Monday, February 2, 2015

Does It "Pay" To Be A Substitute Teacher?

Does it pay to be a Substitute Teacher?  An article written by Allison Wert at Frontline Technologies states a contributing factor to the dwindling substitute teaching pool is "declining unemployment rate where more people are finding full time jobs teaching or in another profession." I know only too well that many laid off teachers in the State of California haven't found full time teaching jobs and, after years of waiting to regain a position in their own classrooms, they have given up teaching altogether and found full time jobs in another profession! 

Allison Wert cites another contributing factor as "individuals are less inclined to pursue substitute teaching work knowing that their hours may be limited by the district" due to limitations addressed by the Affordable Care Act. Such restrictions result in insufficient income.

While I admit to be ignorant of district policy limitations due to the Affordable Care Act, I do know an educator cannot financially survive on substitute teaching jobs. Think about what happens during the flu season... Teachers are called in to sub for colleagues who have succumbed to the flu and are too ill to teach.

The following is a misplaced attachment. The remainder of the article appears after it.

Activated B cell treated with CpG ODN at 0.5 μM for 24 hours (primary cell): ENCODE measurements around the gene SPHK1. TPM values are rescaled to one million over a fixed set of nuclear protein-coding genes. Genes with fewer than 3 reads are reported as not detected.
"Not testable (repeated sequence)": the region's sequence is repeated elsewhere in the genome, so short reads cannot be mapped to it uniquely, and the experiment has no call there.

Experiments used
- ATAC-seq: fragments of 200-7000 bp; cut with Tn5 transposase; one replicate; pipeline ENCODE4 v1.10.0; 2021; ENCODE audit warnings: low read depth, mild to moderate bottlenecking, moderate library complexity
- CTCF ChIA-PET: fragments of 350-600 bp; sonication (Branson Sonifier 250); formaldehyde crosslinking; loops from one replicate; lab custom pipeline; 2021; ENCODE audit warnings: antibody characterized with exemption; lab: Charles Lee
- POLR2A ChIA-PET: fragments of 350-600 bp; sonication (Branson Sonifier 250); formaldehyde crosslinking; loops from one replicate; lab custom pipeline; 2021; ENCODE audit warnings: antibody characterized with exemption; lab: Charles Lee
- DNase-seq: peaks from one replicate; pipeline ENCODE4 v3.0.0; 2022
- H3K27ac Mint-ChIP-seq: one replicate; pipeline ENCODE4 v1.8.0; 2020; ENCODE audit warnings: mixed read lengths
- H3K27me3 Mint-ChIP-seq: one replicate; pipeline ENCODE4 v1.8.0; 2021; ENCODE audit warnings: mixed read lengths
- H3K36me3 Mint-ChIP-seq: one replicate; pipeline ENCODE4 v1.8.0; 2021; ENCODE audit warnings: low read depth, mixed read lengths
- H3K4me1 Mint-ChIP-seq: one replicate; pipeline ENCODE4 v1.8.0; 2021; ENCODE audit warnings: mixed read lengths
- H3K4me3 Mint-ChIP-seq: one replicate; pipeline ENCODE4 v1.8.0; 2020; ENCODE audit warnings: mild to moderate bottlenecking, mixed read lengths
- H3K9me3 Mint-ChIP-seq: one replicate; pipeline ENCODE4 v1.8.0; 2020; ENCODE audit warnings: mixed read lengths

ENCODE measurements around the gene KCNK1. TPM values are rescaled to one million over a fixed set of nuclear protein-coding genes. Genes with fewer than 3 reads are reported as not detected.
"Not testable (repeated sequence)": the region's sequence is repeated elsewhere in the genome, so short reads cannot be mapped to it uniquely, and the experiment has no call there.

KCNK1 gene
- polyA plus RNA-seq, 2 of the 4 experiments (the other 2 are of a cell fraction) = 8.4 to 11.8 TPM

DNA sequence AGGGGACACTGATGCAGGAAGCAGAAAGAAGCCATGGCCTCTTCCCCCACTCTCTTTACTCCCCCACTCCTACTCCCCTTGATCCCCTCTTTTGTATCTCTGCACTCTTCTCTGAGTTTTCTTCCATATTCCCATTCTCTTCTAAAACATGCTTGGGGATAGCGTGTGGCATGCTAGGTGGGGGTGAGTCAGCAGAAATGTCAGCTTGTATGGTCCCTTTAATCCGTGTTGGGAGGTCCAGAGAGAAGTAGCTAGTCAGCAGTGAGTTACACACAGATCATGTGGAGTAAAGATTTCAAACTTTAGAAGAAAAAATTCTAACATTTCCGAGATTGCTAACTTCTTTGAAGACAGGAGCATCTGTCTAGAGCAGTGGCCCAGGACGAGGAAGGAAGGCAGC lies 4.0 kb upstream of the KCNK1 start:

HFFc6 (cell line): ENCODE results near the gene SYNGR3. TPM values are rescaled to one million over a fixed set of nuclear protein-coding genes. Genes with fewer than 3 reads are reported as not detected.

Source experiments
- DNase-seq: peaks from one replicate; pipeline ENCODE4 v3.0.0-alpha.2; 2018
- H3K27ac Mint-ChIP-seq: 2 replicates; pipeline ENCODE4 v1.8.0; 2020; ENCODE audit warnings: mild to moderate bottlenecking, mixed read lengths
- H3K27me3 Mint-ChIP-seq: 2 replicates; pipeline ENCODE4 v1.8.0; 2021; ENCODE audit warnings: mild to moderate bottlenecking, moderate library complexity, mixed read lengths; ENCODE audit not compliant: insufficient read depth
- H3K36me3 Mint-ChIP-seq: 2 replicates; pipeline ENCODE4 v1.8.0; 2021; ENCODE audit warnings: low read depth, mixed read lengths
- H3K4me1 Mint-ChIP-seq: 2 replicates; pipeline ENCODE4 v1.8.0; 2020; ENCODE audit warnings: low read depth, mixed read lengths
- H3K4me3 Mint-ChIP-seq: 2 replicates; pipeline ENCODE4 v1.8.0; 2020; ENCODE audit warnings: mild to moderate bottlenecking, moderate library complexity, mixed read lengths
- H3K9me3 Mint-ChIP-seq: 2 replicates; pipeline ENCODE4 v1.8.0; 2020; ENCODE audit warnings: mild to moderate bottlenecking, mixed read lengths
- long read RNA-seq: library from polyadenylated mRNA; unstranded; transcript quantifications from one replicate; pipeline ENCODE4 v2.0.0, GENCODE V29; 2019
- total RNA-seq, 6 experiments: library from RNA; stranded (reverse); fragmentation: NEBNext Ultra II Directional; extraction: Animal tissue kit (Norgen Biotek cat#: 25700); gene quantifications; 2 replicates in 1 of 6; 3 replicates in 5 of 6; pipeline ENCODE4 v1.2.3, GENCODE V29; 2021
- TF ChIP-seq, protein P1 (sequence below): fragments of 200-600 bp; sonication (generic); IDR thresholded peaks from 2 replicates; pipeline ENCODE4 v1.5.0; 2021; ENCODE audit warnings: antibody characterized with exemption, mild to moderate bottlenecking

Coughing And Sneezing Hazards

After working in a classroom full of coughing and sneezing students, the substitute teacher returns home to infect his/her household with the same influenza virus. Herein lies another problem .... as the day-to-day substitute teacher isn't a full time employee for the district, unlike the regular classroom teacher, he/she isn't fortunate enough to be covered on a district medical insurance policy. As a result, these substitute teachers are left with only a few options: continue to work in spite of how they feel, lose more work while waiting out their illness until they feel better, or pay unexpected money for a doctor's visit to help them recover. With substitute teachers, the "Affordable Care Act" becomes "More Unaffordable" every day!